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  • Writer's pictureW.B. King

Women in Technology: Starlight’s Catherine Xu

Special edition celebrating Women’s History Month 2024! Stay tuned for more intriguing profiles throughout the month.

In what is a recurring feature, Finopotamus spotlights innovative women who are positively impacting technology applications in the credit union industry, and beyond.

For this issue, we visited with Starlight Co-founder and Co-CEO Catherine Xu. The New York City-based company’s mission is to build technology that modernizes the social safety net, unlocking the $140 billion in government benefits that goes unclaimed every year for those households in need. 

By W.B. King

From her early days growing up in Silicon Valley, Catherine Xu was attracted to technology. Soon she realized an aptitude for coding and from that point forward her passion for all things tech evolved.

“I wrote my first computer program in high school, something simple to automate data entry tasks in a biology lab. I was interning at the time,” Xu told Finopotamus

Catherine Xu

Years later, while studying at Stanford University, Xu became fascinated by human-centered design.

“I built technology exploring everything from how artificial intelligence (AI) could help us be more creative, to how augmented reality could help kids with autism with emotion expression recognition,” she said, adding that she led studios for Stanford’s introductory design thinking classes of more than 300 students.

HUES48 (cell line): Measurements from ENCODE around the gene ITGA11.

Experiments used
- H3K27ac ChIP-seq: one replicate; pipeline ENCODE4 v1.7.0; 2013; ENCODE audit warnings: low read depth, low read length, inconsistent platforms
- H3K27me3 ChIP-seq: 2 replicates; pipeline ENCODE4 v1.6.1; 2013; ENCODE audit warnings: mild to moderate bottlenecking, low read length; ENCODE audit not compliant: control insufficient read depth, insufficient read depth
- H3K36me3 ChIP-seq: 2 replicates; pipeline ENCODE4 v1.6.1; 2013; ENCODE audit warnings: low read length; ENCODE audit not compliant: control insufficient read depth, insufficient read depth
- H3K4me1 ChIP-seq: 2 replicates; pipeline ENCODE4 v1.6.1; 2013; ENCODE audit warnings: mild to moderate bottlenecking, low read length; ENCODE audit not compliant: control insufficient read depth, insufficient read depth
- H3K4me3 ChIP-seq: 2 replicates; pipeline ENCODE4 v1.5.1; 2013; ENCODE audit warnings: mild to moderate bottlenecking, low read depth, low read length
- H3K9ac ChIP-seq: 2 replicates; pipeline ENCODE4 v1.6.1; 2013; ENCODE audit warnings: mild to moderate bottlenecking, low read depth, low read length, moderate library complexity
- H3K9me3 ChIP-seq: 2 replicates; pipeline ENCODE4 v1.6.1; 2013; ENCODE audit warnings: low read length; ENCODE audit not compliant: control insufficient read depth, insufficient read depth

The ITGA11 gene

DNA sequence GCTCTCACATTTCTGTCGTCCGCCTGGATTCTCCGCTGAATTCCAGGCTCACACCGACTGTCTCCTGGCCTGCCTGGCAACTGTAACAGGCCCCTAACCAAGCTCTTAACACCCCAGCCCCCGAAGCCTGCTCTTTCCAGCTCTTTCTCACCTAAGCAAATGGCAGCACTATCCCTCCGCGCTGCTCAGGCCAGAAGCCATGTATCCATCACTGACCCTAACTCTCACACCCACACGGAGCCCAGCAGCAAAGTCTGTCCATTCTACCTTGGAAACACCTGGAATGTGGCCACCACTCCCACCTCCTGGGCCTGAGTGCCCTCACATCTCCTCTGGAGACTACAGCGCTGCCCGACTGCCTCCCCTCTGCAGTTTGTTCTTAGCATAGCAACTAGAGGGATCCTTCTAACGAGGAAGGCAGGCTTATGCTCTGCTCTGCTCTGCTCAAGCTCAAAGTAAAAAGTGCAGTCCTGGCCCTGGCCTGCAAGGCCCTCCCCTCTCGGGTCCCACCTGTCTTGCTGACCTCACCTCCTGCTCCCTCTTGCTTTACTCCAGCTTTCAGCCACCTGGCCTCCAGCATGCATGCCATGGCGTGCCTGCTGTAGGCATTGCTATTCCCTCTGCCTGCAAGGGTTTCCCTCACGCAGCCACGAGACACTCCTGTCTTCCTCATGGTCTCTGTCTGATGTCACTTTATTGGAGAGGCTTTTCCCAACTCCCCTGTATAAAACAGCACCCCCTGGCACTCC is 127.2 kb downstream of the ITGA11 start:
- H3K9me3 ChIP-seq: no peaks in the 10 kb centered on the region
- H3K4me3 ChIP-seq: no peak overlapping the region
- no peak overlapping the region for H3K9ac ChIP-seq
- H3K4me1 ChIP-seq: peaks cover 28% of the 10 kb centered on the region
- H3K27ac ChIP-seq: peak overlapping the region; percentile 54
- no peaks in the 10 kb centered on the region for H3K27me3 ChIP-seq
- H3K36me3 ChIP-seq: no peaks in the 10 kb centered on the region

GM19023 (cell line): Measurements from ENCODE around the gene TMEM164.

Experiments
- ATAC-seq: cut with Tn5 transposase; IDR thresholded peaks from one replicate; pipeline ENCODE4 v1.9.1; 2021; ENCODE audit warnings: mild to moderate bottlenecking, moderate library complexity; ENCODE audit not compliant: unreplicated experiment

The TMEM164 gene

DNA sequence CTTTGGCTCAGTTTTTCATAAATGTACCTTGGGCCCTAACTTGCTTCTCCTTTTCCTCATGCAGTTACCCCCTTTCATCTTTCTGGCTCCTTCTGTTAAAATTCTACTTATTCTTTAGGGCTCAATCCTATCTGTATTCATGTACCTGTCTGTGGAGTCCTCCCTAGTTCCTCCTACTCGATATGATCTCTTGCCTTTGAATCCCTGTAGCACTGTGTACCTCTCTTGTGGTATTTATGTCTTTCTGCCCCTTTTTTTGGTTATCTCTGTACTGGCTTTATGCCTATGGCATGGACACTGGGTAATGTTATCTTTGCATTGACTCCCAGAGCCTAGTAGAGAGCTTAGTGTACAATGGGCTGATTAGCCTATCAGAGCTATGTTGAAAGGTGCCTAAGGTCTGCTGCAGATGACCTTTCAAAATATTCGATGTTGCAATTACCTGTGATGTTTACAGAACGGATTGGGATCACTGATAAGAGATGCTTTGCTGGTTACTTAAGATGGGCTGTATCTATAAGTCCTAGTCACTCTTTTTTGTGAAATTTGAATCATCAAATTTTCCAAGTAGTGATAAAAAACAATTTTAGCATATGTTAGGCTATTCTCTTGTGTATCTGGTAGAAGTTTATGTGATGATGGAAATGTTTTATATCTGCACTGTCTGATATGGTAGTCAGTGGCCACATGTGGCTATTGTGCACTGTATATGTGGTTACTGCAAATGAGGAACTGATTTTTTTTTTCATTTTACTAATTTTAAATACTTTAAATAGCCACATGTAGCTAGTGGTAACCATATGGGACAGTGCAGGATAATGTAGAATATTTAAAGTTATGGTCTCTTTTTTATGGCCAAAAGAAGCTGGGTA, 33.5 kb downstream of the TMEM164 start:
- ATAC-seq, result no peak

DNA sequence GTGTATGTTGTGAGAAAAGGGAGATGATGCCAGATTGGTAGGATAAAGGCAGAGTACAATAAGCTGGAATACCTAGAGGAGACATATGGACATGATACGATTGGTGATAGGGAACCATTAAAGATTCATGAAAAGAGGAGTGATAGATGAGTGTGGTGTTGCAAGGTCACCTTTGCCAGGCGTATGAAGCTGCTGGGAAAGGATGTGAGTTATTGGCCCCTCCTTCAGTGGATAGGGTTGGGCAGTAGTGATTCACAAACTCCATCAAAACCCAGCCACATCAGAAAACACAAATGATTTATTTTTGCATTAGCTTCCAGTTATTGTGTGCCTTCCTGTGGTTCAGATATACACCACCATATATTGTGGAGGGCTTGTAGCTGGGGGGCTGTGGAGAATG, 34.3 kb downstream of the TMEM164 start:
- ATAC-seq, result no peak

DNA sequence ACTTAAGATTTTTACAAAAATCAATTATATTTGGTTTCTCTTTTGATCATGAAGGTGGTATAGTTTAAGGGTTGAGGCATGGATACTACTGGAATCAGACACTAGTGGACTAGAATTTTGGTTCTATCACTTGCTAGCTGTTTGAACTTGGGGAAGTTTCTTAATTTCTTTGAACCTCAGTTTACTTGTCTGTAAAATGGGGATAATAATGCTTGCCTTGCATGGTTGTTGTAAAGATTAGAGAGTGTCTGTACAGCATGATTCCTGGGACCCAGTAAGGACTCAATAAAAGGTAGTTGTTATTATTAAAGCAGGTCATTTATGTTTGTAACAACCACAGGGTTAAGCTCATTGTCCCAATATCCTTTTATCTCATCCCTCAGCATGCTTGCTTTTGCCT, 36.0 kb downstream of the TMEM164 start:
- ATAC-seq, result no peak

Helping Underserved Communities

After graduating from Stanford in 2019 with a bachelor’s degree in symbolic systems and a master’s in computer science, Xu was hired by LinkedIn, where she worked as a product manager for AI advertisements and consumer search. Three years later, she was bitten by the entrepreneurial bug.

“Up to this point, I had basically spent my whole life in Silicon Valley, and wanted to challenge myself in a new space where problems were visible and large, but few entrepreneurs were tackling,” she shared. “I decided to leave for NYC, joining a fellowship hosted by Robin Hood Foundation (New York City's largest poverty-fighting organization) to explore challenges faced by underserved communities.”

During the fellowship, she met future Starlight co-founder and co-CEO, Shreenath Regunathan. The pair spent the next spent six months conducting “on-the-ground research and running co-design sessions” with various underserved communities. This included gig/frontline workers to young parents.

“Over thousands of hours, we heard repeated challenges around finances, with many households juggling bills to stay afloat,” she said. “When we started helping households apply for various government financial assistance programs to help them with their internet and utilities bills, that’s when we realized how broken our system is for the people that need it to work the most.”

From these experiences, Starlight’s mission was firmly established: Help households find and use over $140 billion in government programs, Xu explained.

The Startup Journey

Reflecting on her career to date, as well as evolution of the fintech industry, Xu told Finopotamus technology teams today have an opportunity to be “much more lean than ever before.” This is achieved, in part, by leveraging AI and a distributed workforce to accomplish more with less and test a greater volume of ideas, she added.

“At Starlight, AI has helped expedite our product development," she noted. “For example, we have used AI to help us efficiently index unstructured data, such as long policies around various government financial programs, and deliver it in a proactive and personalized way to members.”

AI is not the only aspect of the industry that has changed. Xu is encouraged by the number of women entering and thriving in the IT space.